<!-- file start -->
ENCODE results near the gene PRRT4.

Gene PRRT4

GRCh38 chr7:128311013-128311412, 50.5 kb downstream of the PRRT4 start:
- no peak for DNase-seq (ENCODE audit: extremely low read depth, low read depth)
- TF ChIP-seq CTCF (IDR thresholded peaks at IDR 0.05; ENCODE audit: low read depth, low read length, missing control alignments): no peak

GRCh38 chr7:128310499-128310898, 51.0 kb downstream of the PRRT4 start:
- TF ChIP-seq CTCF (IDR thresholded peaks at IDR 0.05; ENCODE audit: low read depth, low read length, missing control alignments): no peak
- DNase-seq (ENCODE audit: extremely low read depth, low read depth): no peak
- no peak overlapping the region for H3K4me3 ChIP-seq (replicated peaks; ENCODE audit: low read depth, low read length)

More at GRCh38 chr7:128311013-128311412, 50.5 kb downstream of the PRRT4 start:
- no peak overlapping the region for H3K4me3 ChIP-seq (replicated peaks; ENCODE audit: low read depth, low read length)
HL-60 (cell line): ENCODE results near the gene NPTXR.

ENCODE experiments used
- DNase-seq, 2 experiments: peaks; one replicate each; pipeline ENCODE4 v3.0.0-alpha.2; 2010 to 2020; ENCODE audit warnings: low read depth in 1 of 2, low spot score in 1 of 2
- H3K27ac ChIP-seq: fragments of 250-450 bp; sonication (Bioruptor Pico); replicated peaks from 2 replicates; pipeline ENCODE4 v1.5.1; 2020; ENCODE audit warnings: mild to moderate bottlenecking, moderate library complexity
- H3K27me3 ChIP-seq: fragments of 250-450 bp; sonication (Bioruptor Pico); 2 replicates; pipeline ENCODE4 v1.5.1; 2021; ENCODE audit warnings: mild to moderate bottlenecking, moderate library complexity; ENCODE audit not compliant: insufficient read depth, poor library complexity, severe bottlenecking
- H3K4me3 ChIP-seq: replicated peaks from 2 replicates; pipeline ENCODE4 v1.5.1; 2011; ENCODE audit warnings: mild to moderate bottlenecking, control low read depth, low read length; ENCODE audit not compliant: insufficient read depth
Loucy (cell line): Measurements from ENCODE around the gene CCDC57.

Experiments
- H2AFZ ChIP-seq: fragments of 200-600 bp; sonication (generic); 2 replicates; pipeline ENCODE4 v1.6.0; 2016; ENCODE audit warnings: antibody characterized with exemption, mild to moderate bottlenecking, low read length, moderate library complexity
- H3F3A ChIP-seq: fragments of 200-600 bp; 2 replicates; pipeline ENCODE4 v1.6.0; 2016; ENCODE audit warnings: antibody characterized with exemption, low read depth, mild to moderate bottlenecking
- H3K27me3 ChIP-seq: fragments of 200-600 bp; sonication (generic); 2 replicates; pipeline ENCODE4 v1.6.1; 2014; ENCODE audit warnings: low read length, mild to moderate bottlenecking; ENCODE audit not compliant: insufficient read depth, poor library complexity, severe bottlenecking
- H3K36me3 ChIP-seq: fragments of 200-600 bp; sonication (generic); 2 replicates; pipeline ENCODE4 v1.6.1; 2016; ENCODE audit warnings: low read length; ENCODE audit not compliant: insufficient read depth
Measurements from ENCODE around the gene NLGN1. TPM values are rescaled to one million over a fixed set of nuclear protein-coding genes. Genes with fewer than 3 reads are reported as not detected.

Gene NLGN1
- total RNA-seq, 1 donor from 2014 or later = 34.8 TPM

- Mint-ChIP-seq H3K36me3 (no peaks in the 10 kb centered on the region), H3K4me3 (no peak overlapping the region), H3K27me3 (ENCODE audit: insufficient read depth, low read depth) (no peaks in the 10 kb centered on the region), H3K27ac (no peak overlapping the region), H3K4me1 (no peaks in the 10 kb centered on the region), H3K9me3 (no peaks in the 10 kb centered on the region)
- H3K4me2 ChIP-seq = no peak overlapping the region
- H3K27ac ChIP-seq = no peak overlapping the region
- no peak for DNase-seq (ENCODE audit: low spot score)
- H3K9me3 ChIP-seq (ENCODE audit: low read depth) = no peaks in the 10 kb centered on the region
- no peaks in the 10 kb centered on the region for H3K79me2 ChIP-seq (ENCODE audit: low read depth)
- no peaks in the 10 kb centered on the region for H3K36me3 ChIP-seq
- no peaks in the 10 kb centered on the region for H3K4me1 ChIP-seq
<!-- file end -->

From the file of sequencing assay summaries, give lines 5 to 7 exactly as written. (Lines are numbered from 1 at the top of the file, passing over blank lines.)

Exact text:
- TF ChIP-seq CTCF (IDR thresholded peaks at IDR 0.05; ENCODE audit: low read depth, low read length, missing control alignments): no peak

GRCh38 chr7:128310499-128310898, 51.0 kb downstream of the PRRT4 start:
- TF ChIP-seq CTCF (IDR thresholded peaks at IDR 0.05; ENCODE audit: low read depth, low read length, missing control alignments): no peak